My favorite story as a kid was the tale of the Blind men and the elephant. If you have never heard it, let me give you the skinny. A king beloved by his subjects for his wisdom asked six blind men to determine what an elephant looks like by feeling different parts of the animal’s body.
The blind man who felt the leg of the beast said an elephant is like the trunk of a tree; the one who felt the tail said an elephant is like a snake; the one who felt the trunk said an elephant is like a tree branch; the one who felt the ear said an elephant is like a hand fan; the one who felt the belly said an elephant is like a wall; and the one who felt the tusk said an elephant is like a solid pipe.
The wise King explained to the blind men that they were all right and wrong at the same time because their opinions were informed by touching different parts of the elephant. The story, of course, is a neat way of conveying the fact that our subjective opinions and prejudices colour the way we see the world.
Working as a professional journalist the last five years – and being a news consumer for as long as I could read – I have learnt that people gravitate towards the news stories/content that reinforces their worldview. This used to be harder to do back in the day when there were three or so newspapers around in Kenya but with the multiplicity of news outlets it’s become a lot easier .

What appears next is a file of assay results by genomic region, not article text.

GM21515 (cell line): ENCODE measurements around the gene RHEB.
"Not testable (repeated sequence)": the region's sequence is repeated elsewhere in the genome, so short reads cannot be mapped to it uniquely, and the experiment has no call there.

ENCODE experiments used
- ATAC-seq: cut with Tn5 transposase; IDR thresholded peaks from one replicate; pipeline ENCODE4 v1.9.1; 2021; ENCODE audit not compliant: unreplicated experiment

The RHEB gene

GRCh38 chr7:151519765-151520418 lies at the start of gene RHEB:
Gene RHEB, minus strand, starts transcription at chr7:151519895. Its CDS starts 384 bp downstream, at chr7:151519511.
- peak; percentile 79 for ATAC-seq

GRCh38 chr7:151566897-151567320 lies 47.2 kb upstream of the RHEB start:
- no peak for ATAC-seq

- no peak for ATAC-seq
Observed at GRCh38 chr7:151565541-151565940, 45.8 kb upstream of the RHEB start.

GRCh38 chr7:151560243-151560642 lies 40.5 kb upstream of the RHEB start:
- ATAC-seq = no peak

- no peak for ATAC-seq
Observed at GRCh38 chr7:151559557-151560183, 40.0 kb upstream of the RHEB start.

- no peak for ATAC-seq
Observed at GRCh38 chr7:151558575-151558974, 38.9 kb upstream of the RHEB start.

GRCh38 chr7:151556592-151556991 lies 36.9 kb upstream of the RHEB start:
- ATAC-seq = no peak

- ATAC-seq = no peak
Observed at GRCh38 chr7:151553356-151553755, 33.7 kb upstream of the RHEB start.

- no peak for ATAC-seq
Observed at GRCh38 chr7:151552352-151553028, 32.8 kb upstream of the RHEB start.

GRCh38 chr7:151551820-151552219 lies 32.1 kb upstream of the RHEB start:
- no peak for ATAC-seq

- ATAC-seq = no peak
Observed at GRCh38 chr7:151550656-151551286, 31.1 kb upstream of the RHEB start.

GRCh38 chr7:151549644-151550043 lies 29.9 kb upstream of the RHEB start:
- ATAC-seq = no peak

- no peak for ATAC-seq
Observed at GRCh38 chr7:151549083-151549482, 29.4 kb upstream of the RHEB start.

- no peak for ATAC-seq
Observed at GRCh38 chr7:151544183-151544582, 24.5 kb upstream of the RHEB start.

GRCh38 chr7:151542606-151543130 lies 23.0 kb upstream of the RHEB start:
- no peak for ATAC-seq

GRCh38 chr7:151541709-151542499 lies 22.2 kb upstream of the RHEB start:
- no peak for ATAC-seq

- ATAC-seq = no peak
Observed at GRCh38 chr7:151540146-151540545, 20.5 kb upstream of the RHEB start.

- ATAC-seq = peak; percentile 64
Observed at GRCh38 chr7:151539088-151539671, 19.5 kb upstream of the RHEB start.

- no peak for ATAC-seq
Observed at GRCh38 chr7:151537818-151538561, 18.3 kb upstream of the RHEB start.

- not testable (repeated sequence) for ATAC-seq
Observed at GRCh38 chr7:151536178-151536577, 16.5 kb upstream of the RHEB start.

This is the future you see and Twitter, Facebook and citizen journalism are in vogue. The vagaries of these new platforms and outlets mean that you follow/befriend/read/subscribe to (delete as appropriate) who/what you want. Choice is the name of the game. The result, though, is there is a hardening of opinions because people only get to see the world the way they want to see it.
Don’t get me wrong. I am not saying that we’re all deluding ourselves on purpose. Not at all. What I mean is our new world of “choice” with its specialized news websites and blogs has made it possible for us to consume the news without ever being confronted with opinions we don’t agree with. It’s made it possible for us to exist in news echo chambers in which we only get exposed to the points of view that mirror our own.
To avoid falling into the custom-made news trap, we have to constantly ensure that we challenge ourselves to look beyond our digital comfort zones. If we don’t we’ll be no different from the blind men of the story. Comforted by our subjective view of the world but unaware of other truths and realities that are different from our own but just as worthy.